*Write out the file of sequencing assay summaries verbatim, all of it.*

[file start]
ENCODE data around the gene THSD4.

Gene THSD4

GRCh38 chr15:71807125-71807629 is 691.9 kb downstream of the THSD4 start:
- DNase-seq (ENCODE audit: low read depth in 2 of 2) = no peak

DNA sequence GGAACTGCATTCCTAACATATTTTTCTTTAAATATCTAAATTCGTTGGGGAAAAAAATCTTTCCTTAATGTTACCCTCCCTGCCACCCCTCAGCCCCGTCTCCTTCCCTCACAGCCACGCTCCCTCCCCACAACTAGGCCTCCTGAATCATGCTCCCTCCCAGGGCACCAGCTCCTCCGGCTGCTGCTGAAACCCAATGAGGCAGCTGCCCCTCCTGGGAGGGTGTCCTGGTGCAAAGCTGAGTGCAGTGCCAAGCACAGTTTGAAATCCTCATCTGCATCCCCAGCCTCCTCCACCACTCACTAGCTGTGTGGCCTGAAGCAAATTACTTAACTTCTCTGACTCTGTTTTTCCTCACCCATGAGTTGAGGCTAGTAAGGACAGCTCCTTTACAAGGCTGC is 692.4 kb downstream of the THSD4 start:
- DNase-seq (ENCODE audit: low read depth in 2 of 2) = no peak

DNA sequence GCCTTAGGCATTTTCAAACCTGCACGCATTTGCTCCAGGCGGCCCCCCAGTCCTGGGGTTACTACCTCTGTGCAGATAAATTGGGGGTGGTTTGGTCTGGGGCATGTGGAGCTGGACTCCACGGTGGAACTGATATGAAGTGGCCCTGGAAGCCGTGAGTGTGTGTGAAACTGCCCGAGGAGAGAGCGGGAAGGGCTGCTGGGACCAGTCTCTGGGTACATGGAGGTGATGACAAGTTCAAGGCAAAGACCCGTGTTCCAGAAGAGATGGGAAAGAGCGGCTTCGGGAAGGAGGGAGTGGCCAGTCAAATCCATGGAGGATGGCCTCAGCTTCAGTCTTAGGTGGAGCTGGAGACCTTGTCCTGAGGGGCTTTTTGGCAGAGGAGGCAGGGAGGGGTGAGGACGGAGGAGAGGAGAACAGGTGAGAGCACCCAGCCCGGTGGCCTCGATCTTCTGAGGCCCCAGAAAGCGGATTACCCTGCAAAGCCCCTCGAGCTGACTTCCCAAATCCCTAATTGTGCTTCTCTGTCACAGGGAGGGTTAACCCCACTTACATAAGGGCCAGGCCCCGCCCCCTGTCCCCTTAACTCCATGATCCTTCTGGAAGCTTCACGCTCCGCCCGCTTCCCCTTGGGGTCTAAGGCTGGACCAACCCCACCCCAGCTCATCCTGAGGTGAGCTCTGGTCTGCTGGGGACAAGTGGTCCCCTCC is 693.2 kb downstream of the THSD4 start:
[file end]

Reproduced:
ENCODE data around the gene THSD4.

Gene THSD4

GRCh38 chr15:71807125-71807629 is 691.9 kb downstream of the THSD4 start:
- DNase-seq (ENCODE audit: low read depth in 2 of 2) = no peak

DNA sequence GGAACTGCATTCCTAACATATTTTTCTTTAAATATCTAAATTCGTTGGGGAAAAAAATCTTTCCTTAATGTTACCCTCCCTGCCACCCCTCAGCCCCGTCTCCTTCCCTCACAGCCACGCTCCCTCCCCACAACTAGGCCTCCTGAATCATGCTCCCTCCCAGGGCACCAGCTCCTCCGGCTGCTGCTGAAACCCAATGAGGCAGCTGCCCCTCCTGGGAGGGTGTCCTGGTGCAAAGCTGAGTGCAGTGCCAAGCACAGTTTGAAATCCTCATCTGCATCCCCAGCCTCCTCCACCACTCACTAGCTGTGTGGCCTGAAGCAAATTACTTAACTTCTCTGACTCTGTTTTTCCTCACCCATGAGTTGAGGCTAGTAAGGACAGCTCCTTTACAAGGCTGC is 692.4 kb downstream of the THSD4 start:
- DNase-seq (ENCODE audit: low read depth in 2 of 2) = no peak

DNA sequence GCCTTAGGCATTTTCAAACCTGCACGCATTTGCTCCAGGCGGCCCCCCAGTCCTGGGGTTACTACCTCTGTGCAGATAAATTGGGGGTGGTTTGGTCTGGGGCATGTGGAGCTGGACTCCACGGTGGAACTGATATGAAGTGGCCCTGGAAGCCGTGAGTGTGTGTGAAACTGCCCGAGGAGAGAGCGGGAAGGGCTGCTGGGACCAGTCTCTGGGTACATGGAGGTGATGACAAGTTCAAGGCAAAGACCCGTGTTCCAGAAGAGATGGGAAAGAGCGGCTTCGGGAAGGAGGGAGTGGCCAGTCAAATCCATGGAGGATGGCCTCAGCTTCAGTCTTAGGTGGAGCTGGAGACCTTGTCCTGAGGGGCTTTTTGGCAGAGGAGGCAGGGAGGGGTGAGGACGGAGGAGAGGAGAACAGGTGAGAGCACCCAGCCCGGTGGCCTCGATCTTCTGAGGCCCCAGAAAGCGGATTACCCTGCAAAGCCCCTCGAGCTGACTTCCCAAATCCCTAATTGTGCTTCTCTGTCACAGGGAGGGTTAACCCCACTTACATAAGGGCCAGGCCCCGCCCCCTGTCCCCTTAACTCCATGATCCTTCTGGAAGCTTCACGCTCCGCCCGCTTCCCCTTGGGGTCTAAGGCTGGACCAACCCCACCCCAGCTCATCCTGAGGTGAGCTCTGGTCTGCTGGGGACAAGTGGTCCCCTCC is 693.2 kb downstream of the THSD4 start: